Predicting part 2

So the first week of predicting using TPOEM brought me a net proft, although my biggest win was West Ham away win vs Stoke – and I’ve already explained that the model was distinctly anti-Stoke before the most recent update!

Again, as ever, I am seeking value so even if TPOEM suggests a probability of an event win/draw/loss of about 40%, if the bookmakers quote odds of 35% then I consider it an attractive bet. As it stands I haven’t been that selective about what I bet on: in fact so far I’ve been betting on every match that I ran the model for even though in many cases the model didn’t really suggest any particular value vs bookies.

The result this week, from 5 games, was another net profit, this time +26% return (it was +56% last time). But that came from 2 wins, 1 void, 2 lost bets, so in a sense the net result was neutral.  I profited overall because I weighted my bets towards the most attractive in terms of value – the biggest win being a draw-no-bet backing Everton at home to Man City. The model really liked Everton’s chances mostly because Kompany, Aguero and Yaya Touré were all missing for Man City.

I also backed draw-no-bets for Liverpool, Villa and Stoke: lost, won, void respectively. And lastly I went with a draw for Swansea-Arsenal (lost) but in retrospect I shouldn’t have bothered with that bet because the model gave no conclusive direction for the game and the odds weren’t good either.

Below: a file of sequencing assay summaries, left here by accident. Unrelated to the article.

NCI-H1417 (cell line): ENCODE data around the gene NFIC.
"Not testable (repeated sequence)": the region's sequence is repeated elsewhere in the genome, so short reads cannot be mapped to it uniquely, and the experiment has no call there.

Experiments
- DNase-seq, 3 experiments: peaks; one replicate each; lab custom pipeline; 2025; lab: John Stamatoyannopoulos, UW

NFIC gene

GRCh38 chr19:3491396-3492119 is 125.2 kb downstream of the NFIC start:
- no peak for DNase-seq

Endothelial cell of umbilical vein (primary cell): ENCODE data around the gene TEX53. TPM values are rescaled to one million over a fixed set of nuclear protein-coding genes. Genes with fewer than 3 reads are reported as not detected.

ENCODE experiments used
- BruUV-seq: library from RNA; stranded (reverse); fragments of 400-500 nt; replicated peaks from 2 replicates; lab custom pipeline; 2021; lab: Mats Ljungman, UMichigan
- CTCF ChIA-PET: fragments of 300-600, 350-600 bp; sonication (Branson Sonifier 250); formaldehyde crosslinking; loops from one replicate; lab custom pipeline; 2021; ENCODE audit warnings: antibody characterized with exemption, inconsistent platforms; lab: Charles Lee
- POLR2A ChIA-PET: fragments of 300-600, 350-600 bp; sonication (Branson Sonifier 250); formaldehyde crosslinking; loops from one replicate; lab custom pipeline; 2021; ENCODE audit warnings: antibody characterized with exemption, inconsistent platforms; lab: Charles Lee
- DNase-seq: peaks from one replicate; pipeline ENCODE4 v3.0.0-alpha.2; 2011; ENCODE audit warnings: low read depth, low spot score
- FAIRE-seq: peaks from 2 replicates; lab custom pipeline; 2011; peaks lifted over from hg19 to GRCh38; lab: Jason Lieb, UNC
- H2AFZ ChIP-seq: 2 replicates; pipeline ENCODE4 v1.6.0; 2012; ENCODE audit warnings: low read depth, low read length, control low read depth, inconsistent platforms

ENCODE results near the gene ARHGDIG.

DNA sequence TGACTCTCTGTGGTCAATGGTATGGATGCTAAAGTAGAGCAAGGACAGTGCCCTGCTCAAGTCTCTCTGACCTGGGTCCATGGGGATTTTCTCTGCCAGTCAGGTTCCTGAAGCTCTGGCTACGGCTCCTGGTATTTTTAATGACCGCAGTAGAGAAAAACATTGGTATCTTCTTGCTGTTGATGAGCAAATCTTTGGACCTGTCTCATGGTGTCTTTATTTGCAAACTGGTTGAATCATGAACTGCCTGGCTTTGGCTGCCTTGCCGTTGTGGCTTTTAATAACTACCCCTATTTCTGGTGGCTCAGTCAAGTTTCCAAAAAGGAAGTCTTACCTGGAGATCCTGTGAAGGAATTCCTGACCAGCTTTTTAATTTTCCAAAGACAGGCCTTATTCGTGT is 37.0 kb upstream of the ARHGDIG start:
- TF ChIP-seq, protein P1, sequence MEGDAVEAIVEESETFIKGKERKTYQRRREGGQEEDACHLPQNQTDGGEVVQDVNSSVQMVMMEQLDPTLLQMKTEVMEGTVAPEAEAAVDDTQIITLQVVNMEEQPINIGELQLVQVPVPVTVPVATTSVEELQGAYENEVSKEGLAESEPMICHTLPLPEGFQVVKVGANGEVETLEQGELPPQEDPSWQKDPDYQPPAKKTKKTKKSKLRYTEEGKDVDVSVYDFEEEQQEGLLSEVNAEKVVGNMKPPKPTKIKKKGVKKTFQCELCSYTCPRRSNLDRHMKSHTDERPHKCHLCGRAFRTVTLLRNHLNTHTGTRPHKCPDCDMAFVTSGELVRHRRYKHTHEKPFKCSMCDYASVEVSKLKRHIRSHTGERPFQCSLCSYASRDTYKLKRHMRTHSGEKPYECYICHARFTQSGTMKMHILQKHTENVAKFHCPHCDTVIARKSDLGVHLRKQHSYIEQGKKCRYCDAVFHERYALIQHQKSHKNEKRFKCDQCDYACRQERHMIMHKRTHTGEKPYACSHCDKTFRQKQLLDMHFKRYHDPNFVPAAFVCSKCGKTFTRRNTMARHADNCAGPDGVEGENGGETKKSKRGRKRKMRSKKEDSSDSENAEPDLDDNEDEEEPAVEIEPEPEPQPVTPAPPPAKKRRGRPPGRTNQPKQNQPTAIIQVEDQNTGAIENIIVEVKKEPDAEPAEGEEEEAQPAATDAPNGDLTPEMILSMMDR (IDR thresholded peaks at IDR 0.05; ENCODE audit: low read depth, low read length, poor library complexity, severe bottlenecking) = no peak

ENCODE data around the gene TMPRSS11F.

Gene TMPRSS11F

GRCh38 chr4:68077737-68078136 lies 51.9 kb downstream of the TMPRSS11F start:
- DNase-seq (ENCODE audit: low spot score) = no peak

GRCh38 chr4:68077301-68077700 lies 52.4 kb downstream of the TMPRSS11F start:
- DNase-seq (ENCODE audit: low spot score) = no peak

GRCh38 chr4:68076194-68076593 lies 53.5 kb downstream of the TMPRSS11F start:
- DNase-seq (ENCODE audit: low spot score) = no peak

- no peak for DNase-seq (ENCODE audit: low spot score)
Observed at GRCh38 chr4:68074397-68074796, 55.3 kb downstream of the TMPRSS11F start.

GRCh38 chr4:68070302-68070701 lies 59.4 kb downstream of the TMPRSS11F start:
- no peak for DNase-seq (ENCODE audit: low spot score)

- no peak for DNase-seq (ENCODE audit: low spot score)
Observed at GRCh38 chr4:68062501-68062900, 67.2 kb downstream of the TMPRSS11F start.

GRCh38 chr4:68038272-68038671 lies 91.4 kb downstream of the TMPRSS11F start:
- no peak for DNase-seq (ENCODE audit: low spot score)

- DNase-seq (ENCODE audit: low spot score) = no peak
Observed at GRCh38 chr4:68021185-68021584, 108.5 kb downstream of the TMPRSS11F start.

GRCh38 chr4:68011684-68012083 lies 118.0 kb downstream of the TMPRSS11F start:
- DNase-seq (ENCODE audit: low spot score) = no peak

As I reformat the model’s data and find a better way of communicating its predictions/results I will publish more information on the blog as I recognise I have kept most of the details pretty close to home so far. When I’m at my desk for the 3pm kick-offs I will also tweet about the model’s predictions so if you’re interested look out for that but if you bet then you are doing so at your own risk!!!

Premier League 2011-12: Player Impacts – discussion

In previous posts I have tested different ways of rating players using Opta data to mark out key fields for each major position which correlate positively to points.  The summary of these reviews can be read here.

What troubled me about some of the findings in this process was the underperformance of some high-profile players whose strengths were clearly not rewarded by the analysis. For example, Ashley Cole, Theo Walcott, and even Fabricio Coloccini – who actually made the PFA Team of the Year last season. Although I’m pretty keen to separate subjective opinion from raw data analysis, in particular the presence of Coloccini in the PFA Team of the Year – voted for by fellow professionals – cannot be disregarded lightly. Not to mention his superb performance at the weekend!